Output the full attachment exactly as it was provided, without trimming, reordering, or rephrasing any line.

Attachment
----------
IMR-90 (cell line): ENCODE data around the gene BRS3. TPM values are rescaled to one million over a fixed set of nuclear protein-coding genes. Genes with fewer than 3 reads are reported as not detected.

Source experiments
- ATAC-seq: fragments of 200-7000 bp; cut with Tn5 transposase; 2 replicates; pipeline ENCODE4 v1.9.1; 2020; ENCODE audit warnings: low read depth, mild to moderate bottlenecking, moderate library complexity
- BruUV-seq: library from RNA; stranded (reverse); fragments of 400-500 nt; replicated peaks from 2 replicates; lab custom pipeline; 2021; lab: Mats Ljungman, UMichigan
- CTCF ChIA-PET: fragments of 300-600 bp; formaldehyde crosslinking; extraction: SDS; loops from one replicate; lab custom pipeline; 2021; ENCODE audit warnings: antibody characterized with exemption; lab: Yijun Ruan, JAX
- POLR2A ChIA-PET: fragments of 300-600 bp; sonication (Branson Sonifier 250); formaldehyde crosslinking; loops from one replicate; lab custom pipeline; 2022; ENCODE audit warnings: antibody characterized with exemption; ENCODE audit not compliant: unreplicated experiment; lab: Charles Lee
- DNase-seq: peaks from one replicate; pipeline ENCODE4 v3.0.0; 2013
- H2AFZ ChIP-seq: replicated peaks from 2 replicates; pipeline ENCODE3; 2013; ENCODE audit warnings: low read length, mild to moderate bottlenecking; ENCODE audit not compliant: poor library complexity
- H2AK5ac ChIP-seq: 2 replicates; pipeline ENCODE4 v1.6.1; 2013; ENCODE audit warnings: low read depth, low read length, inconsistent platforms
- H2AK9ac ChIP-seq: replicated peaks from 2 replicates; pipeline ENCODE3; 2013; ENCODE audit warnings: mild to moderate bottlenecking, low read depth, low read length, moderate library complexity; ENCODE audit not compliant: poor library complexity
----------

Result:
IMR-90 (cell line): ENCODE data around the gene BRS3. TPM values are rescaled to one million over a fixed set of nuclear protein-coding genes. Genes with fewer than 3 reads are reported as not detected.

Source experiments
- ATAC-seq: fragments of 200-7000 bp; cut with Tn5 transposase; 2 replicates; pipeline ENCODE4 v1.9.1; 2020; ENCODE audit warnings: low read depth, mild to moderate bottlenecking, moderate library complexity
- BruUV-seq: library from RNA; stranded (reverse); fragments of 400-500 nt; replicated peaks from 2 replicates; lab custom pipeline; 2021; lab: Mats Ljungman, UMichigan
- CTCF ChIA-PET: fragments of 300-600 bp; formaldehyde crosslinking; extraction: SDS; loops from one replicate; lab custom pipeline; 2021; ENCODE audit warnings: antibody characterized with exemption; lab: Yijun Ruan, JAX
- POLR2A ChIA-PET: fragments of 300-600 bp; sonication (Branson Sonifier 250); formaldehyde crosslinking; loops from one replicate; lab custom pipeline; 2022; ENCODE audit warnings: antibody characterized with exemption; ENCODE audit not compliant: unreplicated experiment; lab: Charles Lee
- DNase-seq: peaks from one replicate; pipeline ENCODE4 v3.0.0; 2013
- H2AFZ ChIP-seq: replicated peaks from 2 replicates; pipeline ENCODE3; 2013; ENCODE audit warnings: low read length, mild to moderate bottlenecking; ENCODE audit not compliant: poor library complexity
- H2AK5ac ChIP-seq: 2 replicates; pipeline ENCODE4 v1.6.1; 2013; ENCODE audit warnings: low read depth, low read length, inconsistent platforms
- H2AK9ac ChIP-seq: replicated peaks from 2 replicates; pipeline ENCODE3; 2013; ENCODE audit warnings: mild to moderate bottlenecking, low read depth, low read length, moderate library complexity; ENCODE audit not compliant: poor library complexity